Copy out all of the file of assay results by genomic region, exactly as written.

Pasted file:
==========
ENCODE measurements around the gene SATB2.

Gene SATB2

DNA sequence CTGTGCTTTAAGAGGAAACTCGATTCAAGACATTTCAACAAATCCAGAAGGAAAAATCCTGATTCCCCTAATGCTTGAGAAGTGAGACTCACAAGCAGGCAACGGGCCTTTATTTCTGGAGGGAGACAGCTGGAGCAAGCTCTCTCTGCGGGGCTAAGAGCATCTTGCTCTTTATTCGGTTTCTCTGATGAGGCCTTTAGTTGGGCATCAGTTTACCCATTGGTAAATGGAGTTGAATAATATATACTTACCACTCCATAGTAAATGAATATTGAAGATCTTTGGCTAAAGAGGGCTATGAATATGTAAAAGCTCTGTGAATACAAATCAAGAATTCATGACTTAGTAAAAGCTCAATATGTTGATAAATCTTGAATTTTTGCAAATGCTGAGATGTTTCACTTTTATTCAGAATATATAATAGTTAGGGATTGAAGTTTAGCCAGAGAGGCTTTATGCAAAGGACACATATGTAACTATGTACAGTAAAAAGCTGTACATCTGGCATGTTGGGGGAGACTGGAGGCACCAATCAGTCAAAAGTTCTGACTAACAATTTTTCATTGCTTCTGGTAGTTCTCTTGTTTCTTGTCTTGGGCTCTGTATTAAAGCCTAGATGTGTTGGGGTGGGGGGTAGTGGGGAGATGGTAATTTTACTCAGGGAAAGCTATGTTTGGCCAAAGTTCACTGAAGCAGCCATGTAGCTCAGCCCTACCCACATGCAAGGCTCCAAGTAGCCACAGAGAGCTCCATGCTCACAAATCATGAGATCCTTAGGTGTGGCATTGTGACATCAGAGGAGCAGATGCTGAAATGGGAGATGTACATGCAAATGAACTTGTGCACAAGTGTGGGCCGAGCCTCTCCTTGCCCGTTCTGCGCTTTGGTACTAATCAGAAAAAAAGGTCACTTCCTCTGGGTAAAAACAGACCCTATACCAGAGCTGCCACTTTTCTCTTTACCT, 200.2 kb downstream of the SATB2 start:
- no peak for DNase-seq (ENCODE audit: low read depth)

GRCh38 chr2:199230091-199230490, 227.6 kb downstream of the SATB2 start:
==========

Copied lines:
ENCODE measurements around the gene SATB2.

Gene SATB2

DNA sequence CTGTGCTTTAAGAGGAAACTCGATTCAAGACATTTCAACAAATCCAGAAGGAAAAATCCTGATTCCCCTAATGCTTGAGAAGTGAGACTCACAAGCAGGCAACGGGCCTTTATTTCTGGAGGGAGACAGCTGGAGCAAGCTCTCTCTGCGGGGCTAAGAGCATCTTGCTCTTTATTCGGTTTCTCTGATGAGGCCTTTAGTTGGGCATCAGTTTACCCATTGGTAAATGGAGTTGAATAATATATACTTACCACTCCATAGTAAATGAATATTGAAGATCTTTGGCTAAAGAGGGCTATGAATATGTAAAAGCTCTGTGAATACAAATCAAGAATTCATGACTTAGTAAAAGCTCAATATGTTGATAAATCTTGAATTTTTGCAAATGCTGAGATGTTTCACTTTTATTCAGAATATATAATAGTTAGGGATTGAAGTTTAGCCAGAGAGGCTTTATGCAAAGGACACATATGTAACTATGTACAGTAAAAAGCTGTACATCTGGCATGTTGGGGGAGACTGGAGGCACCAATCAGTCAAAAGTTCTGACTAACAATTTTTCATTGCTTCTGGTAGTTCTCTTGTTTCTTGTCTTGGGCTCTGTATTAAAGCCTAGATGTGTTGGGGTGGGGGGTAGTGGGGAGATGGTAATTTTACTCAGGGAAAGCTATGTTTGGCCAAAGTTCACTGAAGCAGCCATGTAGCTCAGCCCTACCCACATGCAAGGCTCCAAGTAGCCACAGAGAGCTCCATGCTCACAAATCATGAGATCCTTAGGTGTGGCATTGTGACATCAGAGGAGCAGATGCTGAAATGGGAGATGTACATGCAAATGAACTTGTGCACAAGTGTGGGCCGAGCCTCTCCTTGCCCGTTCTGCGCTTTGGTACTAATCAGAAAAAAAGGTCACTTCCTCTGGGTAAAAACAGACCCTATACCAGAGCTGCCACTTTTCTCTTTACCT, 200.2 kb downstream of the SATB2 start:
- no peak for DNase-seq (ENCODE audit: low read depth)

GRCh38 chr2:199230091-199230490, 227.6 kb downstream of the SATB2 start: